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Basically I'm trying to copy the contents of both dir1 and dir2 (excluding subdirectories) into dir3. The caveat is that if a file exists in both dir1 and dir2, I need to copy the newer file. Lets say the newer file exists in dir2.

I had:

find dir1 -type f -exec cp {} dir3 \;
find dir2 -type f -exec cp -u {} dir3 \;

Doing it this way leads to this problem: since the files from dir1 are copied before dir2, all files from dir1 (that are now in dir3) are considered newer, and won't be overwritten.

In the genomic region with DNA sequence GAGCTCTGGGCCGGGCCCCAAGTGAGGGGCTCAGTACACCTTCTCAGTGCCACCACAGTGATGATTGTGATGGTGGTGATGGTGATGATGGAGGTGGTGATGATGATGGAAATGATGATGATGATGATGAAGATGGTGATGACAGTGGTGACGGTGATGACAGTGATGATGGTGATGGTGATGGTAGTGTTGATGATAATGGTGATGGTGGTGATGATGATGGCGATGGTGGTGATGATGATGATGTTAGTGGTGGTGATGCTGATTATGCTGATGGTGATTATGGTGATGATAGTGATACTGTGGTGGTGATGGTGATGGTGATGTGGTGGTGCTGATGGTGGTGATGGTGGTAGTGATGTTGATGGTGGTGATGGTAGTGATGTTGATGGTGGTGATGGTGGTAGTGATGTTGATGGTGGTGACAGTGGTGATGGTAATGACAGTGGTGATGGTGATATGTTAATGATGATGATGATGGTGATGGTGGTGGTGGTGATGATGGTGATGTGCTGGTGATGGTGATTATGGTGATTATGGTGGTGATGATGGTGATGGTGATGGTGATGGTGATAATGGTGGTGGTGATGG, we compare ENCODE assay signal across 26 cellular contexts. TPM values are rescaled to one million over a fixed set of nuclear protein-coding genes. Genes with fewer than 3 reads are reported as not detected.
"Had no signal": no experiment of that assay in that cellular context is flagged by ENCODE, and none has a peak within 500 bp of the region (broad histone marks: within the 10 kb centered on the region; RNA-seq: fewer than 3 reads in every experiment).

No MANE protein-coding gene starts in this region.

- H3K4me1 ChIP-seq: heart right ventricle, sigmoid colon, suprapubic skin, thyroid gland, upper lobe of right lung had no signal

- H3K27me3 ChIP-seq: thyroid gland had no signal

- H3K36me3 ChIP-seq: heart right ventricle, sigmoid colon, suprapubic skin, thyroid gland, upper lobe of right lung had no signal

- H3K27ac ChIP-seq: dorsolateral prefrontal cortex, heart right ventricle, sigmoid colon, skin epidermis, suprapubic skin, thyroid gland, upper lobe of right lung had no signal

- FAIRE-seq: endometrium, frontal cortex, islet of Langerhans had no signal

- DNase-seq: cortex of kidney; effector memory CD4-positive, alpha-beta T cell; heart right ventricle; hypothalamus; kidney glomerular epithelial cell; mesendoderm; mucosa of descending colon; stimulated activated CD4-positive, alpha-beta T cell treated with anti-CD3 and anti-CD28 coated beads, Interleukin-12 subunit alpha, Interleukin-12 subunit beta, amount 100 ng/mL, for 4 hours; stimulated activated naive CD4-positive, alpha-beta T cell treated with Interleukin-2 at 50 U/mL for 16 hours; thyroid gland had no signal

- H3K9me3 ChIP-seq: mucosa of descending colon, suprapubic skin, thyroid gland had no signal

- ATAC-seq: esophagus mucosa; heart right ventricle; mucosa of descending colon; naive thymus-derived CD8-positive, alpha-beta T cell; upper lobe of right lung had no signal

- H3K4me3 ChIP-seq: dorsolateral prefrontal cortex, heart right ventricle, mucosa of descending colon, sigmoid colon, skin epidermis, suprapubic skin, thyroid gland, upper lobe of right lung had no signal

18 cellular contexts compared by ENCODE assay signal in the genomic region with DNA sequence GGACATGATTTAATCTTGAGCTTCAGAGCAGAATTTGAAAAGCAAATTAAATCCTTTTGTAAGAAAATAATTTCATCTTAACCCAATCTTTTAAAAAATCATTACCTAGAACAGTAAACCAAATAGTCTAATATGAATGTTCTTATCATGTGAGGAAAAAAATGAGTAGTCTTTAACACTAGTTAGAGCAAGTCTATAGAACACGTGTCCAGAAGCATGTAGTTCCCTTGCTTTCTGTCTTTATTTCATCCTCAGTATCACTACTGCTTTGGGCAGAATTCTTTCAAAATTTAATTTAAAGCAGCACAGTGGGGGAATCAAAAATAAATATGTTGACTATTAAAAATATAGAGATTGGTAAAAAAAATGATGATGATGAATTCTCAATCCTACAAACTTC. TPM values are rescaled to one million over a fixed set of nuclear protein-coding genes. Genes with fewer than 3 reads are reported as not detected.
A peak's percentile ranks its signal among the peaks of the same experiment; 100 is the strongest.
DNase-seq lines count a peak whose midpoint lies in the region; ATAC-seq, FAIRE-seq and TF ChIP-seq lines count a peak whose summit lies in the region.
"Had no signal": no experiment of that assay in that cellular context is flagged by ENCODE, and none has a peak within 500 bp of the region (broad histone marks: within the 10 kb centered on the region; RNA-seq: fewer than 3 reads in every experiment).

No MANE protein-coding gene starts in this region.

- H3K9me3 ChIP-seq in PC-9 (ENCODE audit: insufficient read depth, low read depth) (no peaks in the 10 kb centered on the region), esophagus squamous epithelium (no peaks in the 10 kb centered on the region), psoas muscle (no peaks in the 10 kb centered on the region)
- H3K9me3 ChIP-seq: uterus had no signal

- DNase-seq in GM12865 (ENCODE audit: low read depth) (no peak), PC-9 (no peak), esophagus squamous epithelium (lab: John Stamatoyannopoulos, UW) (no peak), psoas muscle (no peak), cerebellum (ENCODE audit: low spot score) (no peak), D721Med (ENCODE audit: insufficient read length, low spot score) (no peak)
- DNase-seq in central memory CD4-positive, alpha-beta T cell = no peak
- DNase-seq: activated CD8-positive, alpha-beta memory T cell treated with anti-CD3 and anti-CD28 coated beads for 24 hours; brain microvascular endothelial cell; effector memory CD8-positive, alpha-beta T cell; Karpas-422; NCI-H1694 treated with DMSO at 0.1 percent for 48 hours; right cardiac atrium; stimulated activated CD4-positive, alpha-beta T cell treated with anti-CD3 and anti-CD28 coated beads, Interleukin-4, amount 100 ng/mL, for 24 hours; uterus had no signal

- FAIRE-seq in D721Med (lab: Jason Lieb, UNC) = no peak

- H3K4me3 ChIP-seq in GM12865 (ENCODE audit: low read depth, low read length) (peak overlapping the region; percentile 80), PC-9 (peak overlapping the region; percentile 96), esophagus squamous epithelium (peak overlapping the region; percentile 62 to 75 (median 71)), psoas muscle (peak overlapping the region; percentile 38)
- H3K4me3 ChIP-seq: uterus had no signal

I'm thinking that you have to process a file in dir1, check if it exists in dir2, and then check which is newer. However I'm not sure how to do this, besides that you could use"-nt". I'm thinking that I am just going about this the wrong way.

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up vote 3 down vote accepted
cp -vfudp dir1/* dir3/
cp -vfudp dir2/* dir3/
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ah, so -p will keep the timestamp of what it was in dir1 correct? – kevin Jan 18 '10 at 3:54
yes, the p for preserve will retain a bunch of stuff, see: man cp – Don Jan 19 '10 at 5:04

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